World Library  
Flag as Inappropriate
Email this Article

Transit passage

Article Id: WHEBN0023258412
Reproduction Date:

Title: Transit passage  
Author: World Heritage Encyclopedia
Language: English
Subject: Strait of Hormuz, Strait, United Nations Convention on the Law of the Sea, Law of the sea, Corfu Channel case
Collection:
Publisher: World Heritage Encyclopedia
Publication
Date:
 

Transit passage

Transit passage is a concept of the Law of the Sea which allows a vessel or aircraft the freedom of navigation or overflight solely for the purpose of continuous and expeditious transit of a strait between one part of the high seas or exclusive economic zone and another. The requirement of continuous and expeditious transit does not preclude passage through the strait for the purpose of entering, leaving or returning from a state bordering the strait, subject to the conditions of entry to that state.

This navigation rule is codified in Part III of the United Nations Convention on the Law of the Sea.[1] Although not all countries have ratified the convention,[2] most countries, including the U.S.,[3] accept these customary navigation rules as codified in the Convention. This navigation rule took on more importance with UNCLOS III as that convention confirmed the widening of territorial waters from three to twelve nautical miles, causing more straits not to have a navigation passage between the territorial waters of the coastal nations.

Transit passage exists throughout the entire strait and not just the area overlapped by the territorial sea of the coastal nations. The ships and aircraft of all nations, including warships, auxiliaries, and military aircraft, enjoy the right of unimpeded transit passage in such straits and their approaches. Submarines are free to transit international straits submerged, since that is their normal mode of operation. The legal regime of transit passage exists in the most important straits for the international trade exchange and security (Strait of Gibraltar, Dover Strait, Strait of Hormuz, Bab-el-Mandeb, Strait of Malacca).[4]

Transit passage rights do not extend to any state's internal waters within a strait.[1]

See also

References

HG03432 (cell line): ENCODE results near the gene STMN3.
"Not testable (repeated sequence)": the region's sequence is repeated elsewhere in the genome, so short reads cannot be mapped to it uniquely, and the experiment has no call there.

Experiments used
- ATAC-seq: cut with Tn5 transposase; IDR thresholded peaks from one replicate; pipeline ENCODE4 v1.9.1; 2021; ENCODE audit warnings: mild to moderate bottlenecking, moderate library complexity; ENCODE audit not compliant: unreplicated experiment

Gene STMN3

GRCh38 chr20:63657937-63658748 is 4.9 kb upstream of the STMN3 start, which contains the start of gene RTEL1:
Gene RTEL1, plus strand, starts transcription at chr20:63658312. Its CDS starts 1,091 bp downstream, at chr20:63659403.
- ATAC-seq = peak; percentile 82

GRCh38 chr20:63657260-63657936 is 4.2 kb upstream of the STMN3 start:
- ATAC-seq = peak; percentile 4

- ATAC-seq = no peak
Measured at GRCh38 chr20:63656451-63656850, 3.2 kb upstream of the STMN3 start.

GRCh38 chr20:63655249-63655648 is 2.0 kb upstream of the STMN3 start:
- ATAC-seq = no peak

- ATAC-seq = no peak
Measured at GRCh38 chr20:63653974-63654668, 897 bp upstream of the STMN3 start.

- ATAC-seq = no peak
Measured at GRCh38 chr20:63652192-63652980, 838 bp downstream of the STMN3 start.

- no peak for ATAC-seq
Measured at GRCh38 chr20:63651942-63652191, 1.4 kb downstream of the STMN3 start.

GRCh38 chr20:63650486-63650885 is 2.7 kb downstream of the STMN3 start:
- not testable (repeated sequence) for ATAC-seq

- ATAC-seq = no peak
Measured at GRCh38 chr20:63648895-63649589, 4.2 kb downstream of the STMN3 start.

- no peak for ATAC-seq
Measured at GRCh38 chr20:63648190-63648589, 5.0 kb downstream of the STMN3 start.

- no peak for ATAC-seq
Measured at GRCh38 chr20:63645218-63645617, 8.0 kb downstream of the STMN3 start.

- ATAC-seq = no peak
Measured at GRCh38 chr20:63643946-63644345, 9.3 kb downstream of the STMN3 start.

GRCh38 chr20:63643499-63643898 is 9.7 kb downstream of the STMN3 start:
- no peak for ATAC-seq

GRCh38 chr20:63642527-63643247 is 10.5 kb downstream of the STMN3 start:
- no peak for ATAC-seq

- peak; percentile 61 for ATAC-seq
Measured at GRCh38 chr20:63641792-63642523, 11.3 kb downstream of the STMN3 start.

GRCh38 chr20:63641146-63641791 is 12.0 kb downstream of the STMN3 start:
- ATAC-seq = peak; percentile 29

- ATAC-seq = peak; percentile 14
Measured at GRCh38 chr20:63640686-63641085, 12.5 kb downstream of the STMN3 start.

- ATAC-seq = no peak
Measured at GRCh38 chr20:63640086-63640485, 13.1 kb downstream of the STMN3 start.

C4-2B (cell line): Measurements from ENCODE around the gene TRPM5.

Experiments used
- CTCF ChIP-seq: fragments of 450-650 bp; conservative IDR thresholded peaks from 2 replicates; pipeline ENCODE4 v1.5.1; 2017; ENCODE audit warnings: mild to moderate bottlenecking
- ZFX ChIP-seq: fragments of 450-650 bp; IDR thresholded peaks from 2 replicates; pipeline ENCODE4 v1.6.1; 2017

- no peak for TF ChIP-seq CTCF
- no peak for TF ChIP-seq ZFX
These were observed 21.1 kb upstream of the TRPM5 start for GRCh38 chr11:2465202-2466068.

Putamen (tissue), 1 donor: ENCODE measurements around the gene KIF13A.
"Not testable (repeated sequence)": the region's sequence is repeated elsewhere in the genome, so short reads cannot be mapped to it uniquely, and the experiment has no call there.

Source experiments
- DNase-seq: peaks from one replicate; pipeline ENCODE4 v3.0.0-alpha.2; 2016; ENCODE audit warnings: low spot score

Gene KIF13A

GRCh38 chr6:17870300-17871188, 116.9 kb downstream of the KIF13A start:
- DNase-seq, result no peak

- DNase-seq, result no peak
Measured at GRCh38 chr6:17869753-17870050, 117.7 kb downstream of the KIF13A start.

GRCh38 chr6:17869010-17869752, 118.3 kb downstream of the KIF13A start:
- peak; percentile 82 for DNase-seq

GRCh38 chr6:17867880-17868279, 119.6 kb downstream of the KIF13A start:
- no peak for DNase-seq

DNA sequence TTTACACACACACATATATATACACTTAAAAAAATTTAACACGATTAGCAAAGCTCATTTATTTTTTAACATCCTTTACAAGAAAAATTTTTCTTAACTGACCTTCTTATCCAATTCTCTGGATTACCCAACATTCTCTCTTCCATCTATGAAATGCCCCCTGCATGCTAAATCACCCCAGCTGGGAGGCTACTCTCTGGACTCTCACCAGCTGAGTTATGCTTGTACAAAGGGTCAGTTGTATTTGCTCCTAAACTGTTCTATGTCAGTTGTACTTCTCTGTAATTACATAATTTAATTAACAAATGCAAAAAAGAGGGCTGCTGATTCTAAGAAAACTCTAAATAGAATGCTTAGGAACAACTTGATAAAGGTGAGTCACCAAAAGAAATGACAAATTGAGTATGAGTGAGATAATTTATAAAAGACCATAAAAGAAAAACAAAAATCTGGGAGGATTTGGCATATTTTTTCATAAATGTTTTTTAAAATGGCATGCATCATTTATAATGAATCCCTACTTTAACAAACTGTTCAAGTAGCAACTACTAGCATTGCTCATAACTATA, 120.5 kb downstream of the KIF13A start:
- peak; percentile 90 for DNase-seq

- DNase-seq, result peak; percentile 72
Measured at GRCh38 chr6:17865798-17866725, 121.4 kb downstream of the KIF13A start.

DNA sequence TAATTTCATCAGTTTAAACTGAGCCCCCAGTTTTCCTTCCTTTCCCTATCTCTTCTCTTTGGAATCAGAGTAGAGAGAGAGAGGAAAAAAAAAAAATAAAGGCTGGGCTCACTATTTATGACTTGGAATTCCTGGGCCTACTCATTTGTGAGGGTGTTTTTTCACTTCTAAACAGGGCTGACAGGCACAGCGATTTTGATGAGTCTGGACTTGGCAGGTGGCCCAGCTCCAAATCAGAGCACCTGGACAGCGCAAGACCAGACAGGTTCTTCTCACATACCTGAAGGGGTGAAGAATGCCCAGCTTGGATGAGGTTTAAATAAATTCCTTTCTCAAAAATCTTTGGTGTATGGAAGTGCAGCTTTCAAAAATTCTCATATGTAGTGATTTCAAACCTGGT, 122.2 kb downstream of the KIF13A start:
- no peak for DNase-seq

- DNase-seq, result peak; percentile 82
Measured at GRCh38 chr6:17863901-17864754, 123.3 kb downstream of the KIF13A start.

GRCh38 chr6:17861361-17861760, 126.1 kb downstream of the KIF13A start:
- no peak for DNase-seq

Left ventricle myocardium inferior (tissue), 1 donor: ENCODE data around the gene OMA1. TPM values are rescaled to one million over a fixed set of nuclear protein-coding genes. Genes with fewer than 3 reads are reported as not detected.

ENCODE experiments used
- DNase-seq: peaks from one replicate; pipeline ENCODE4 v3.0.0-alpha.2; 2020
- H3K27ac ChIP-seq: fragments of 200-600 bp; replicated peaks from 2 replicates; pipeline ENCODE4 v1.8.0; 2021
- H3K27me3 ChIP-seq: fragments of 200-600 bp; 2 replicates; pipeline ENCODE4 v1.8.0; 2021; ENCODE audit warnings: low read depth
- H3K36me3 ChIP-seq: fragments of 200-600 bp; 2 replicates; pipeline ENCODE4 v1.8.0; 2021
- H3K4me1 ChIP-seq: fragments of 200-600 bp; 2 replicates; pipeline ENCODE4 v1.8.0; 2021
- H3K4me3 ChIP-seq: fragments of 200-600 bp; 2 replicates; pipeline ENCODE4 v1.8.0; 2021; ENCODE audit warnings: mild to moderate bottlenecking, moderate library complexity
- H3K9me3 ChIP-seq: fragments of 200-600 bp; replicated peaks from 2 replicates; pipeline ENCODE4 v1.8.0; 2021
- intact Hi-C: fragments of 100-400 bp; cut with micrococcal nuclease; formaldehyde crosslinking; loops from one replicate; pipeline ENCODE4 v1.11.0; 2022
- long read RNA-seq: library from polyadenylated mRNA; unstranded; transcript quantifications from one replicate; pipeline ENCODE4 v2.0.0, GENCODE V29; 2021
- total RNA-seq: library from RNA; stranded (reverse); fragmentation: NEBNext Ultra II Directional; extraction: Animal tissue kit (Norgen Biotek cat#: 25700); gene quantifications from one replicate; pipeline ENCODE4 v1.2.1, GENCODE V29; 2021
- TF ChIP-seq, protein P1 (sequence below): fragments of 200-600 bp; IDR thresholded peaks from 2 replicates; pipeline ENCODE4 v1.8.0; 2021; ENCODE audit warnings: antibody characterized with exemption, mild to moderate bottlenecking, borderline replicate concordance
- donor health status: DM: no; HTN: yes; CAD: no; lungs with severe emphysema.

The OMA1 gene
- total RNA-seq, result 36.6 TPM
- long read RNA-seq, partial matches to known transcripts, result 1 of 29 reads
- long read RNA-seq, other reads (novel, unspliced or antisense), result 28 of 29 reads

1. ^ a b United Nations Convention on the Law of the Sea, Part III, Article 38
  2. ^ "Chronological lists of ratifications of, accessions and successions to the Convention and the related Agreements as at 3 June 2011". Division for Ocean Affairs and the Law of the Sea. UN. Retrieved 2 January 2011. 
  3. ^  
  4. ^ (Polish with English abstract) D.R. Bugajski, Prawa żeglugowe okrętu w świetle prawa międzynarodowego/Navigational Rights of Warships in the Light of International Law/, Wydawnictwo Naukowe Scholar, Warsaw 2009, pp. 380, ISBN 978-83-7383-351-7.
This article was sourced from Creative Commons Attribution-ShareAlike License; additional terms may apply. World Heritage Encyclopedia content is assembled from numerous content providers, Open Access Publishing, and in compliance with The Fair Access to Science and Technology Research Act (FASTR), Wikimedia Foundation, Inc., Public Library of Science, The Encyclopedia of Life, Open Book Publishers (OBP), PubMed, U.S. National Library of Medicine, National Center for Biotechnology Information, U.S. National Library of Medicine, National Institutes of Health (NIH), U.S. Department of Health & Human Services, and USA.gov, which sources content from all federal, state, local, tribal, and territorial government publication portals (.gov, .mil, .edu). Funding for USA.gov and content contributors is made possible from the U.S. Congress, E-Government Act of 2002.
 
Crowd sourced content that is contributed to World Heritage Encyclopedia is peer reviewed and edited by our editorial staff to ensure quality scholarly research articles.
 
By using this site, you agree to the Terms of Use and Privacy Policy. World Heritage Encyclopedia™ is a registered trademark of the World Public Library Association, a non-profit organization.
 



Copyright © World Library Foundation. All rights reserved. eBooks from World eBook Library are sponsored by the World Library Foundation,
a 501c(4) Member's Support Non-Profit Organization, and is NOT affiliated with any governmental agency or department.